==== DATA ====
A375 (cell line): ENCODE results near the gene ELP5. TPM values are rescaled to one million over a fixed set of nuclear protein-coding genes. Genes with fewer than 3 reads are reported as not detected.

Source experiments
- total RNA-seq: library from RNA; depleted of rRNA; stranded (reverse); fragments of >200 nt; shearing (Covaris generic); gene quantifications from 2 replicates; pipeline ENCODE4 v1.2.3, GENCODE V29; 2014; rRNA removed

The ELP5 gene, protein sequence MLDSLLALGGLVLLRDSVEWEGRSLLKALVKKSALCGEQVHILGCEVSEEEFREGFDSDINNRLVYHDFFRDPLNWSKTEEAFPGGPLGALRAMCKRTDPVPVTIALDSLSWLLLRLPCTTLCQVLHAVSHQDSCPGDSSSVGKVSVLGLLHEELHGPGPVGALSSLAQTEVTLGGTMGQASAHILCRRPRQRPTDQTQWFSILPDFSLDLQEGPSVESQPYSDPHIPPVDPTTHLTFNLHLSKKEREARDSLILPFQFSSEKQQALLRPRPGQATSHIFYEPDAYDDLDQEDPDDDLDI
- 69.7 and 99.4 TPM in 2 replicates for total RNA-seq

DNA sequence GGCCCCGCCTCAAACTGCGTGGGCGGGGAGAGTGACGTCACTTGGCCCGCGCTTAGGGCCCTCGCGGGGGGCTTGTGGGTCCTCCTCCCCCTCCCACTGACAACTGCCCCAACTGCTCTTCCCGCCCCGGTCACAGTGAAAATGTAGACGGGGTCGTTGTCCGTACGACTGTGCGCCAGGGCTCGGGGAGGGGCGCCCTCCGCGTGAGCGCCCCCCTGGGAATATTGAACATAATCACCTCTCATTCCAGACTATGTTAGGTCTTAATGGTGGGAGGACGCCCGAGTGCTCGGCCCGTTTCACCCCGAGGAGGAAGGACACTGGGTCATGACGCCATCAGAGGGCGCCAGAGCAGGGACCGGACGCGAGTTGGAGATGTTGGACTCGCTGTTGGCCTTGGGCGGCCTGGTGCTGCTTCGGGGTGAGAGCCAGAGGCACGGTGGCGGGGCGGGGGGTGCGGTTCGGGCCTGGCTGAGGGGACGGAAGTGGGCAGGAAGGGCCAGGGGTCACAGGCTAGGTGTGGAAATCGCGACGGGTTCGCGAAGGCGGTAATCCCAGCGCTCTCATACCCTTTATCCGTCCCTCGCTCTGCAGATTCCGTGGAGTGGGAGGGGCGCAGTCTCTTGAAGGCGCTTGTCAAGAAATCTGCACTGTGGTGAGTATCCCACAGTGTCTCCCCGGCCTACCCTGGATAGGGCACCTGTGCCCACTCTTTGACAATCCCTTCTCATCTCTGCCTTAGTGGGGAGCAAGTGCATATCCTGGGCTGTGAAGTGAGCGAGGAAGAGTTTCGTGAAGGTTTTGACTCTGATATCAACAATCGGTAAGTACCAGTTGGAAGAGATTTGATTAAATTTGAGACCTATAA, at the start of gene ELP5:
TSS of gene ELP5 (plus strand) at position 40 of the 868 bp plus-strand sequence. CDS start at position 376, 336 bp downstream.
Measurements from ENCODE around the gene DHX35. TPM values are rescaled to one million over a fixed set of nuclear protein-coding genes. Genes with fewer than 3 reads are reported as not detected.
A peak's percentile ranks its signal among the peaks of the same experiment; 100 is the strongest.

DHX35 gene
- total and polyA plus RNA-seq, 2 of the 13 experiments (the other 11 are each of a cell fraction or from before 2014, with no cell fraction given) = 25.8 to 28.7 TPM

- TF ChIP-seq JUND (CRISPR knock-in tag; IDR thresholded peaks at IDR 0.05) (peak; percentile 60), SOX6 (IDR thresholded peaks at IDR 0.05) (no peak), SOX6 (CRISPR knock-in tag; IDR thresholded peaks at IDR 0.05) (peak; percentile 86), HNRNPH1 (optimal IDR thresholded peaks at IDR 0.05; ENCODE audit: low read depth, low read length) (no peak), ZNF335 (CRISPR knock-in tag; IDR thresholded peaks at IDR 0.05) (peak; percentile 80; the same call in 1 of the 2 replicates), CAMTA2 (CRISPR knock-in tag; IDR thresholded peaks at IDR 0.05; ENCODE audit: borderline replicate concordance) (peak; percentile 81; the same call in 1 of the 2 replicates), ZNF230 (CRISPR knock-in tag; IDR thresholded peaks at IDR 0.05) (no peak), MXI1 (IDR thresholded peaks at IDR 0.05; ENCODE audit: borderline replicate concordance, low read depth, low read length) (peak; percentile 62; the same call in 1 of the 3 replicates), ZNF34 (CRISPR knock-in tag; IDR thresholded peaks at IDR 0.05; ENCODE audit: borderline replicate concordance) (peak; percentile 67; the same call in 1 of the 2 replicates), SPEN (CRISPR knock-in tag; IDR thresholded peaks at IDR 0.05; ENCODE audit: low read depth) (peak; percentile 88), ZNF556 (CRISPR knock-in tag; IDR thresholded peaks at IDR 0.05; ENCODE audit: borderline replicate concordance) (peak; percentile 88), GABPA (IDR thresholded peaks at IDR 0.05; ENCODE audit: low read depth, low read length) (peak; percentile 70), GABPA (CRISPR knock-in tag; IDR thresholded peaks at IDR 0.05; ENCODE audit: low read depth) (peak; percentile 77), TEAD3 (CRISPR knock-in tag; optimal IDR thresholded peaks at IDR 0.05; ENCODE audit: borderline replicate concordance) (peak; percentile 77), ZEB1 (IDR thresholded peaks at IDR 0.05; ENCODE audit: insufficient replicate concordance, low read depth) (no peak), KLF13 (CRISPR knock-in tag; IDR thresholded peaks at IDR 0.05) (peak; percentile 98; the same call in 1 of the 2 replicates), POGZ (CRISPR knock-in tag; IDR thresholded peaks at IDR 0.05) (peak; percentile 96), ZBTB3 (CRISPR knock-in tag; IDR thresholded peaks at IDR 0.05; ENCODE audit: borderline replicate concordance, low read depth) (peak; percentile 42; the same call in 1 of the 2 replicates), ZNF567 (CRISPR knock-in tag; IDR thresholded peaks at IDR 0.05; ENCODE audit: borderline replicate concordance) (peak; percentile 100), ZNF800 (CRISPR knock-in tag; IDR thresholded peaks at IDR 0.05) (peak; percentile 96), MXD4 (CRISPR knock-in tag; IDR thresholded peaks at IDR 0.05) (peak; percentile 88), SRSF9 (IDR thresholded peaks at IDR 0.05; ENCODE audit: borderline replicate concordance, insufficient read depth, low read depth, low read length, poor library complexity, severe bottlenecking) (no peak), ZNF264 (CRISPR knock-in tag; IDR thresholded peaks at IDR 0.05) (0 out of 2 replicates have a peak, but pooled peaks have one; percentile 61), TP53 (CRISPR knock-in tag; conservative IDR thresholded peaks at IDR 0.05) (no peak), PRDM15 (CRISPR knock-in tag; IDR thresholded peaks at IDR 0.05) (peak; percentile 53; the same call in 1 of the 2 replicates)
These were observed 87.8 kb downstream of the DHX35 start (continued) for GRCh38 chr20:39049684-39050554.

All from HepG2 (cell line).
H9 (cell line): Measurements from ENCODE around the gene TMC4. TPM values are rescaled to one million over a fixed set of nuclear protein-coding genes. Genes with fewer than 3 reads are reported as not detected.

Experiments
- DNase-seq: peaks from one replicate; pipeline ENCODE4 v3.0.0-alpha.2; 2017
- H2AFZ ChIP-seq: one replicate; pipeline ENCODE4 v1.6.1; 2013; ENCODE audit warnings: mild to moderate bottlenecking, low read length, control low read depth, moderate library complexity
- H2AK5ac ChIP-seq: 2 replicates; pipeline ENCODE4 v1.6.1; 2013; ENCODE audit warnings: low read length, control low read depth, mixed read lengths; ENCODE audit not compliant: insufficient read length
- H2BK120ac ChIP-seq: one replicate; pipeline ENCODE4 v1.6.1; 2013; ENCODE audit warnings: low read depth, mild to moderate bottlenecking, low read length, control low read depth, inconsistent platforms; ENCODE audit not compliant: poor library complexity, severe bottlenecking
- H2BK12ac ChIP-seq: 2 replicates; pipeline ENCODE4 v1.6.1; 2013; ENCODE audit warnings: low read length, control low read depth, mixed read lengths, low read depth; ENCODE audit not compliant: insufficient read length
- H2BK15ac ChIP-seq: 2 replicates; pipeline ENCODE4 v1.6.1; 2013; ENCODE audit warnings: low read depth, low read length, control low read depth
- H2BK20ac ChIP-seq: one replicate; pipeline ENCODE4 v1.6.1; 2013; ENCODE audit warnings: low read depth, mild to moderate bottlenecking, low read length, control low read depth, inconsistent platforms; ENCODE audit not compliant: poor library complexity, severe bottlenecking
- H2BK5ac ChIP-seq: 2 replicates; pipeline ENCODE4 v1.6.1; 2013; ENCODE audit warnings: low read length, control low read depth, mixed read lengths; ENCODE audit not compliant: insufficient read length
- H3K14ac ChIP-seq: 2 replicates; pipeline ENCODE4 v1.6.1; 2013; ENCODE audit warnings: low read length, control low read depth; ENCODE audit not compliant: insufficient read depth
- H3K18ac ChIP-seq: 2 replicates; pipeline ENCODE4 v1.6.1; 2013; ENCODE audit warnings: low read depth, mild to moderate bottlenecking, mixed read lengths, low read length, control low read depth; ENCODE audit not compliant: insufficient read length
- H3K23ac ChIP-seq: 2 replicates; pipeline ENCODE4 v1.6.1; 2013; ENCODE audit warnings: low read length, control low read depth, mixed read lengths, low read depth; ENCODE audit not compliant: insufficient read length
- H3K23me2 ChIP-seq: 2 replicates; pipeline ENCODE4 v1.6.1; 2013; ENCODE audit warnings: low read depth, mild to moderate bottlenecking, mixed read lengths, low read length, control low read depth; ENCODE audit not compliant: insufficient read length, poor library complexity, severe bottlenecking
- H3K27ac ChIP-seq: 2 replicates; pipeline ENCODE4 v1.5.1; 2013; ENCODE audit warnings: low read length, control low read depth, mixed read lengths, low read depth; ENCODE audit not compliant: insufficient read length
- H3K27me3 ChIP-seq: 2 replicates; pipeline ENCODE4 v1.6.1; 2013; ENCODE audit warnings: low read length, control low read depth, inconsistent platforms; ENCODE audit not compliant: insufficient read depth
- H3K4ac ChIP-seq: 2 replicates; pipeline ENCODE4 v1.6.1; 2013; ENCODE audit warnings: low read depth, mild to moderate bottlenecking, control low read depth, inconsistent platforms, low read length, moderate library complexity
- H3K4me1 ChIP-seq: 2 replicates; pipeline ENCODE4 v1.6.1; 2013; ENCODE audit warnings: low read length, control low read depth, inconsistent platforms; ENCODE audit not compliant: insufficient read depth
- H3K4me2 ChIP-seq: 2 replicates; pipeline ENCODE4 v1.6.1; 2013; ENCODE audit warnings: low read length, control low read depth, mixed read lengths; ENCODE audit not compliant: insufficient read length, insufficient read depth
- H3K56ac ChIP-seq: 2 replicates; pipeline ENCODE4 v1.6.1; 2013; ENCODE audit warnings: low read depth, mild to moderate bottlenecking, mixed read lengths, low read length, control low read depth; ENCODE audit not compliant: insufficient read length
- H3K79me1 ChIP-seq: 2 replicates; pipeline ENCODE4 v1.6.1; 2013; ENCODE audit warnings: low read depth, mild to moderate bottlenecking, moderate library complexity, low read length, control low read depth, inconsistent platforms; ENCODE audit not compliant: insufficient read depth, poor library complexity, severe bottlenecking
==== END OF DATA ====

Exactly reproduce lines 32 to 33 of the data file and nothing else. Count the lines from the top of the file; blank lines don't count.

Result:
- H3K4me1 ChIP-seq: 2 replicates; pipeline ENCODE4 v1.6.1; 2013; ENCODE audit warnings: low read length, control low read depth, inconsistent platforms; ENCODE audit not compliant: insufficient read depth
- H3K4me2 ChIP-seq: 2 replicates; pipeline ENCODE4 v1.6.1; 2013; ENCODE audit warnings: low read length, control low read depth, mixed read lengths; ENCODE audit not compliant: insufficient read length, insufficient read depth